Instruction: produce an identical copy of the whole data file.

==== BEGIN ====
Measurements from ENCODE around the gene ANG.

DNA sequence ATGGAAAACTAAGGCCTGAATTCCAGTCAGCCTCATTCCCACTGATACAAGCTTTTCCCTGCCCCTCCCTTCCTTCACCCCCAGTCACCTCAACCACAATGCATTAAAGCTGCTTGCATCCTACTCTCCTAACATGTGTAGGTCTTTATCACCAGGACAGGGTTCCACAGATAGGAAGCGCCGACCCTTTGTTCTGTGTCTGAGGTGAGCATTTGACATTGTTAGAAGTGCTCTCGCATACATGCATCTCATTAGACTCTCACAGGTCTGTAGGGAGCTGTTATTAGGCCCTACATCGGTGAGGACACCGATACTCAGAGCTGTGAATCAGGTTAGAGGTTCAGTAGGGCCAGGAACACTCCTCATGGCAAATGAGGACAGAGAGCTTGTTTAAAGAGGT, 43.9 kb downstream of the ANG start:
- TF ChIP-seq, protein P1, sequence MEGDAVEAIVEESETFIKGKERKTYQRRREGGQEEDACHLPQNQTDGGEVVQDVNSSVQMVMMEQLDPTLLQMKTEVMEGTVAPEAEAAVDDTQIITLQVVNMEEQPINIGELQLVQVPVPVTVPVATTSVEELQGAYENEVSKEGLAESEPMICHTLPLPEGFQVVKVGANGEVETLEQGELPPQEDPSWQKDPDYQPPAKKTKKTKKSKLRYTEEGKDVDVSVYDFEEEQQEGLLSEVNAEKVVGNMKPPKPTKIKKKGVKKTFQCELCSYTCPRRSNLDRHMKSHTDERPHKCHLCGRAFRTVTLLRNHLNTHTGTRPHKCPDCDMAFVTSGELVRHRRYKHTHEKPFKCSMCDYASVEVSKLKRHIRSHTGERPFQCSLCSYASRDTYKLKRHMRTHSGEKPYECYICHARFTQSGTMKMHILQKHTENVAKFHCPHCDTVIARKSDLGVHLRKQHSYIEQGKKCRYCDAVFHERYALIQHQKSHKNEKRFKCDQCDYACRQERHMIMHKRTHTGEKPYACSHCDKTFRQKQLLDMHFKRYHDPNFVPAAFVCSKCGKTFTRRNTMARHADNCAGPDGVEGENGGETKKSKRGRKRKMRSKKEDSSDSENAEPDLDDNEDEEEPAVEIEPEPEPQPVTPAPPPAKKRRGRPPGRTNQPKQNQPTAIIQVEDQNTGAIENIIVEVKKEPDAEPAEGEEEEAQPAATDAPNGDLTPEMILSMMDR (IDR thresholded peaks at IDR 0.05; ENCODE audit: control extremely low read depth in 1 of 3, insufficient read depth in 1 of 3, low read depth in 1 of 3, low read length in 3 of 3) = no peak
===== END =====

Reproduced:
Measurements from ENCODE around the gene ANG.

DNA sequence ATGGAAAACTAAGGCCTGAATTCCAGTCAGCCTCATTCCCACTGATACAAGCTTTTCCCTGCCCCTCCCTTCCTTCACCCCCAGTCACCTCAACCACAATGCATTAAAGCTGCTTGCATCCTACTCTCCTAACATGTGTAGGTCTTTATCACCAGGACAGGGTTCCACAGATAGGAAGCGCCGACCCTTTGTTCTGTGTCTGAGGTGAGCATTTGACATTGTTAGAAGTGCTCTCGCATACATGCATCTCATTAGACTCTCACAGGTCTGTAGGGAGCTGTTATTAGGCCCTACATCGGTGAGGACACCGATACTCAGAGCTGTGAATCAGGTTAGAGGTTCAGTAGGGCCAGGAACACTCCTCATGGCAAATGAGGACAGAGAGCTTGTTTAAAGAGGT, 43.9 kb downstream of the ANG start:
- TF ChIP-seq, protein P1, sequence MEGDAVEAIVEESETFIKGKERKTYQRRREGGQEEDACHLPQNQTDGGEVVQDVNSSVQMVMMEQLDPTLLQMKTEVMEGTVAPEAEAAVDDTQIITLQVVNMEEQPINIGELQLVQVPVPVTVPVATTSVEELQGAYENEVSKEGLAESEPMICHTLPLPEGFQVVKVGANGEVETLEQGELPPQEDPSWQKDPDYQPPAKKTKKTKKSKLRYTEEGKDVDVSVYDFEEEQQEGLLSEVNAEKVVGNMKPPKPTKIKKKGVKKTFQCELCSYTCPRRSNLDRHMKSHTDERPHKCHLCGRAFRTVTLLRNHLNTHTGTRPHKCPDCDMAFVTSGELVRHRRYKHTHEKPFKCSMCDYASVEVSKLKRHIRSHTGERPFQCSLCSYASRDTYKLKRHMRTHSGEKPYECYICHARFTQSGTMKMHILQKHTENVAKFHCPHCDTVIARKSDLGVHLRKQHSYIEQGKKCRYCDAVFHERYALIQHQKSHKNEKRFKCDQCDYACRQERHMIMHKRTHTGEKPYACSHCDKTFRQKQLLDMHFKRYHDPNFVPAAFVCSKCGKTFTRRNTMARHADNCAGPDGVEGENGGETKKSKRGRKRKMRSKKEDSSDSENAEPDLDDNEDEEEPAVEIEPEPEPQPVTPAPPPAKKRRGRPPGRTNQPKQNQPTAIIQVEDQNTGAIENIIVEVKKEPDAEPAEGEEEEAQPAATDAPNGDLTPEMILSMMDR (IDR thresholded peaks at IDR 0.05; ENCODE audit: control extremely low read depth in 1 of 3, insufficient read depth in 1 of 3, low read depth in 1 of 3, low read length in 3 of 3) = no peak